Famous Stock Picker Says Economy is Already in Recession

New York Federal Reserve president John Williams recently said that the economy is slowing but an official recession may not be in the cards.

However, well-known money manager Cathie Wood of ARK Invest has taken a different stance.

This June 28 Marketwatch headline sums it up:

Cathie Wood warns U.S. is already in a recession

A recession is defined as two consecutive quarters of declining GDP. U.S. GDP declined by 1.6% in Q1 (yes, revised downward –again) and economic observers now await the official data for Q2.

Elliott Wave International looks to the stock market as the best economic indicator. In other words, the economy follows the stock market.

The stock market has been in a downtrend so a recession (or worse) would not be surprising.

This chart and commentary from Robert Prechter’s landmark book, The Socionomic Theory of Finance, provide insight:

As the stock market fell in Q1 1980 and again in 1981-1982, back-to-back recessions developed. As the stock market rose from 1982 to 1987, an economic boom occurred. After stock prices went sideways to down from 1987 to 1990, a recession developed. As stock prices resumed rising, the economy resumed expanding. As the stock market fell in 2000-2001, a recession developed. As the stock market recovered in 2002-2007, an economic expansion occurred. As the stock market fell in 2007-2009, a recession developed, and it was commensurate with the size of the drop: The largest stock market decline since 1929-1932 led to the deepest recession since 1929-1933. As the stock market has recovered since 2009, an economic expansion has developed. In all cases but one, the stock market either turned down before the recession began or turned up before the expansion began. The lone exception was in 2002, when the Dow made a new low after the official end of the recession in 2001. Data show that a setback in GDP growth into that later bottom just barely missed creating a recessionary quarter. (It is important to understand that socionomic causality does not predict that each stock market decline will produce an official recession as defined by the NBER; it predicts that stock market declines and advances will reliably lead rather than follow whatever official recessions and recoveries do occur.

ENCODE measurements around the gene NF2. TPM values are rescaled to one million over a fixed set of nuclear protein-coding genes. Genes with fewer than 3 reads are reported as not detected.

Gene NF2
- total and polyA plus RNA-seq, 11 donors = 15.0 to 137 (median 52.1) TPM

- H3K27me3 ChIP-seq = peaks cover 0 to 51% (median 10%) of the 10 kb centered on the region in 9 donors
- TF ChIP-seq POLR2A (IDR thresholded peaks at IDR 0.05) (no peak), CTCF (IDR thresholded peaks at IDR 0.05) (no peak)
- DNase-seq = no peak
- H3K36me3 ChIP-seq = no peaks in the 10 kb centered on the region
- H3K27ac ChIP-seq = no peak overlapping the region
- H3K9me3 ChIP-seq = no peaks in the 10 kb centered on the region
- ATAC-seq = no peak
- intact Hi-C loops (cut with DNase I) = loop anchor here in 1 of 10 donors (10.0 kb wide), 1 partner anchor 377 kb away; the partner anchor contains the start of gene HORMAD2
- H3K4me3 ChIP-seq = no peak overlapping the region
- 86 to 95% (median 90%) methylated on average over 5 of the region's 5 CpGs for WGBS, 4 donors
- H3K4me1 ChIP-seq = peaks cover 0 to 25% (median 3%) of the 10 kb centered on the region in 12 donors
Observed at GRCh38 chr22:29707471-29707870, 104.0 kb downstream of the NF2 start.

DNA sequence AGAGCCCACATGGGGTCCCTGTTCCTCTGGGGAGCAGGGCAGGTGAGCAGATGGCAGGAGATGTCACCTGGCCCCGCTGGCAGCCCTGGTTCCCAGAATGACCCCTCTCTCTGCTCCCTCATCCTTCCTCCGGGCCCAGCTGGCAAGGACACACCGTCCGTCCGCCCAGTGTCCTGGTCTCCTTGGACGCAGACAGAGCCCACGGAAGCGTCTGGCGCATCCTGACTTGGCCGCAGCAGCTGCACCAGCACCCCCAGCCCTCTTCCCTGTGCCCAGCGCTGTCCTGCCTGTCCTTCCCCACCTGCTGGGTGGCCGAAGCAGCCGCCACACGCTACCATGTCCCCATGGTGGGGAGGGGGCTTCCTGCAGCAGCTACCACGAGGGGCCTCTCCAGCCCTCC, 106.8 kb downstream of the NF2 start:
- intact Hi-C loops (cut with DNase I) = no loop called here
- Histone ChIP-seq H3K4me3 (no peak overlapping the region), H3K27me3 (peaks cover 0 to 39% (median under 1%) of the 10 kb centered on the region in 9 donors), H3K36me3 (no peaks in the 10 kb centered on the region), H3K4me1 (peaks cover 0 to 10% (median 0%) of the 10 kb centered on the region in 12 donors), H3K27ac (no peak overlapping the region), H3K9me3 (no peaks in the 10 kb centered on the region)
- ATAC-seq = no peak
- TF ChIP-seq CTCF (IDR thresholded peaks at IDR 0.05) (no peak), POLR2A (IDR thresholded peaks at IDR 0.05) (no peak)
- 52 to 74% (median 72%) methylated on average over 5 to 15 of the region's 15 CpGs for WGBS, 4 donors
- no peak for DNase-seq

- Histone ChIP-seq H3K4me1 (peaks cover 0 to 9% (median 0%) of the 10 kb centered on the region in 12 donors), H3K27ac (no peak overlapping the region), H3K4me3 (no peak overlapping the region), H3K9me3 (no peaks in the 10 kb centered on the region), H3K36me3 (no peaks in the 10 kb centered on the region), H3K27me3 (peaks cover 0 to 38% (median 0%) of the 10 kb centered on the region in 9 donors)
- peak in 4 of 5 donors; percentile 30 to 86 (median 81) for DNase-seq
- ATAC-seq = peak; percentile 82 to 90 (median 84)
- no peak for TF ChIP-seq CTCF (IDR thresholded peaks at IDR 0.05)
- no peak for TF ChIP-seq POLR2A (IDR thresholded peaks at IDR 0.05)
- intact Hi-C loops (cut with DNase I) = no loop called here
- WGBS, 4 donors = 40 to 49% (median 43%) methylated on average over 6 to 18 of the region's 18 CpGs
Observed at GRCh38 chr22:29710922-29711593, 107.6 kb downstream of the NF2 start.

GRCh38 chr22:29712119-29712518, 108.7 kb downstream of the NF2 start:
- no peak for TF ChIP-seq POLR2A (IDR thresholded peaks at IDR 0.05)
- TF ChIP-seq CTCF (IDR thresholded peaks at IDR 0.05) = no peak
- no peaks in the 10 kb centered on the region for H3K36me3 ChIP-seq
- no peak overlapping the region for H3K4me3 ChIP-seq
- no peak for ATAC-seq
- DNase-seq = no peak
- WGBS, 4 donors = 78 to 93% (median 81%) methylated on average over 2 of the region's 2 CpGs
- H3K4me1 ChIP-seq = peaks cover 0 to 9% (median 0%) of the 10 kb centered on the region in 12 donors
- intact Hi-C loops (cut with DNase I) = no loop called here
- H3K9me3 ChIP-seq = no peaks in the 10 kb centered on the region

An Update on the Deflation of Netflix

As revenue shrinks at Netflix, more heads have rolled at the subscription-based streaming service of movies and television shows.

A June 23 Variety headlines says:

Netflix Begins Second Round of Layoffs, 300 Positions Cut

About a month ago, around 150 employees were let go.

The layoffs are also occurring amid a deflation in the company’s stock price.

The May Elliott Wave Theorist provided this chart and eye-opening perspective:

Netflix is down 70% from its high. Many people think it can’t go lower. Is this an indication that stocks are near a major bottom?

[The chart] shows the stock’s price history. From its low at $0.35 in 2002, Netflix doubled eleven times in 19 years to reach 700.99. Since then, it has been cut in half twice. There is certainly room for more halvings. If you want to monitor the milestones, they are: 700.99, 350.50, 175.25, 87.62, 43.81, 21.91, 10.95, 5.48, 2.74, 1.37, 0.68 and 0.34.

Keep in mind that this is a picture of a stock that has been aggressively bid lower since November 2021. Many stocks are still near highs and have far more room to fall than Netflix.

Slow U.S. Car Sales Ominous for Economy

Many U.S. motorists are saying: “The car I have now will do just fine.”

Indeed, these motorists are keeping their cars longer than ever. S&P Global Mobility recently stated that the average U.S. vehicle hitting the highways is 12 years and 2 months old. That’s the highest number in the more than 20 years the data has been tracked. 

Related, a June 14 Fox Business sub-headline says:

Total US vehicle sales projected for 13.1 million transactions in 2022, falling below 17 million average

As you might imagine, this does not bode well for the economy.

The monthly Elliott Wave Financial Forecast has been ahead of both developing stories – the U.S. car market and the economy.

Here’s a chart and commentary from the December 2021 issue: